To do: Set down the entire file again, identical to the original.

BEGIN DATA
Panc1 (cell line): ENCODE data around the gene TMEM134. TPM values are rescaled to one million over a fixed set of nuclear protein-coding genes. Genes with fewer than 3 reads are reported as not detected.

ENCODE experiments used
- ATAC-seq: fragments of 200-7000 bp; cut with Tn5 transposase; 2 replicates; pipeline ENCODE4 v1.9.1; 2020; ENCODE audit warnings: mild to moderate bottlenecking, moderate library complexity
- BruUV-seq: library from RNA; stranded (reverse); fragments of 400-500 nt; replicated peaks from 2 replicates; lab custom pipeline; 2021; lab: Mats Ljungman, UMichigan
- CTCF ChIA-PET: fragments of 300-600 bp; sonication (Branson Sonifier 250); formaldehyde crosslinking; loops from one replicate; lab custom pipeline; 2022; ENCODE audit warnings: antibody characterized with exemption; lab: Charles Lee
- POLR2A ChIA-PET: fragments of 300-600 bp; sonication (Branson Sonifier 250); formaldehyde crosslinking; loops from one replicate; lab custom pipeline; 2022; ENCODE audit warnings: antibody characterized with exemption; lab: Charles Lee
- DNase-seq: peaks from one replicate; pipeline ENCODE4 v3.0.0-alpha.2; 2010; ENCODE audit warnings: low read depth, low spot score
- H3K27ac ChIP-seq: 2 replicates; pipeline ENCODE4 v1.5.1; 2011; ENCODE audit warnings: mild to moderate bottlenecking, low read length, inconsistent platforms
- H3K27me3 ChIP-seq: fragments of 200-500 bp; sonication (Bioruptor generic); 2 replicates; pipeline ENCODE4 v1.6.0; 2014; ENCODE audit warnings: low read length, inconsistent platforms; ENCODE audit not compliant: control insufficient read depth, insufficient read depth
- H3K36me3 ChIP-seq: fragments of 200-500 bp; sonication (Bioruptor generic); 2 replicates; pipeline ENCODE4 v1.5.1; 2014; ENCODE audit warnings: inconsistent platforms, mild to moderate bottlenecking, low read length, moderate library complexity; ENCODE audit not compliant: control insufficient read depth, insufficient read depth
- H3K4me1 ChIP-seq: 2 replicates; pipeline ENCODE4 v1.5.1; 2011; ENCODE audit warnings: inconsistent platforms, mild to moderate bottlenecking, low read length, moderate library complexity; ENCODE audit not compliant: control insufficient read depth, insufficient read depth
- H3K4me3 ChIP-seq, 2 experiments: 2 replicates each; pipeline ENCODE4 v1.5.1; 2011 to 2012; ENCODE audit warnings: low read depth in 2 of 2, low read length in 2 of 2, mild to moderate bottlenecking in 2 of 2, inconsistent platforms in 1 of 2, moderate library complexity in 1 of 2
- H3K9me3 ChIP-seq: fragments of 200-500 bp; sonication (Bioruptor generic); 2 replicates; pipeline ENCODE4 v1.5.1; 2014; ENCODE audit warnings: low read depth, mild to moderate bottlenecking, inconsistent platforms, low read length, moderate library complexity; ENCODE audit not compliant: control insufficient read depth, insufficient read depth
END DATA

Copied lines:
Panc1 (cell line): ENCODE data around the gene TMEM134. TPM values are rescaled to one million over a fixed set of nuclear protein-coding genes. Genes with fewer than 3 reads are reported as not detected.

ENCODE experiments used
- ATAC-seq: fragments of 200-7000 bp; cut with Tn5 transposase; 2 replicates; pipeline ENCODE4 v1.9.1; 2020; ENCODE audit warnings: mild to moderate bottlenecking, moderate library complexity
- BruUV-seq: library from RNA; stranded (reverse); fragments of 400-500 nt; replicated peaks from 2 replicates; lab custom pipeline; 2021; lab: Mats Ljungman, UMichigan
- CTCF ChIA-PET: fragments of 300-600 bp; sonication (Branson Sonifier 250); formaldehyde crosslinking; loops from one replicate; lab custom pipeline; 2022; ENCODE audit warnings: antibody characterized with exemption; lab: Charles Lee
- POLR2A ChIA-PET: fragments of 300-600 bp; sonication (Branson Sonifier 250); formaldehyde crosslinking; loops from one replicate; lab custom pipeline; 2022; ENCODE audit warnings: antibody characterized with exemption; lab: Charles Lee
- DNase-seq: peaks from one replicate; pipeline ENCODE4 v3.0.0-alpha.2; 2010; ENCODE audit warnings: low read depth, low spot score
- H3K27ac ChIP-seq: 2 replicates; pipeline ENCODE4 v1.5.1; 2011; ENCODE audit warnings: mild to moderate bottlenecking, low read length, inconsistent platforms
- H3K27me3 ChIP-seq: fragments of 200-500 bp; sonication (Bioruptor generic); 2 replicates; pipeline ENCODE4 v1.6.0; 2014; ENCODE audit warnings: low read length, inconsistent platforms; ENCODE audit not compliant: control insufficient read depth, insufficient read depth
- H3K36me3 ChIP-seq: fragments of 200-500 bp; sonication (Bioruptor generic); 2 replicates; pipeline ENCODE4 v1.5.1; 2014; ENCODE audit warnings: inconsistent platforms, mild to moderate bottlenecking, low read length, moderate library complexity; ENCODE audit not compliant: control insufficient read depth, insufficient read depth
- H3K4me1 ChIP-seq: 2 replicates; pipeline ENCODE4 v1.5.1; 2011; ENCODE audit warnings: inconsistent platforms, mild to moderate bottlenecking, low read length, moderate library complexity; ENCODE audit not compliant: control insufficient read depth, insufficient read depth
- H3K4me3 ChIP-seq, 2 experiments: 2 replicates each; pipeline ENCODE4 v1.5.1; 2011 to 2012; ENCODE audit warnings: low read depth in 2 of 2, low read length in 2 of 2, mild to moderate bottlenecking in 2 of 2, inconsistent platforms in 1 of 2, moderate library complexity in 1 of 2
- H3K9me3 ChIP-seq: fragments of 200-500 bp; sonication (Bioruptor generic); 2 replicates; pipeline ENCODE4 v1.5.1; 2014; ENCODE audit warnings: low read depth, mild to moderate bottlenecking, inconsistent platforms, low read length, moderate library complexity; ENCODE audit not compliant: control insufficient read depth, insufficient read depth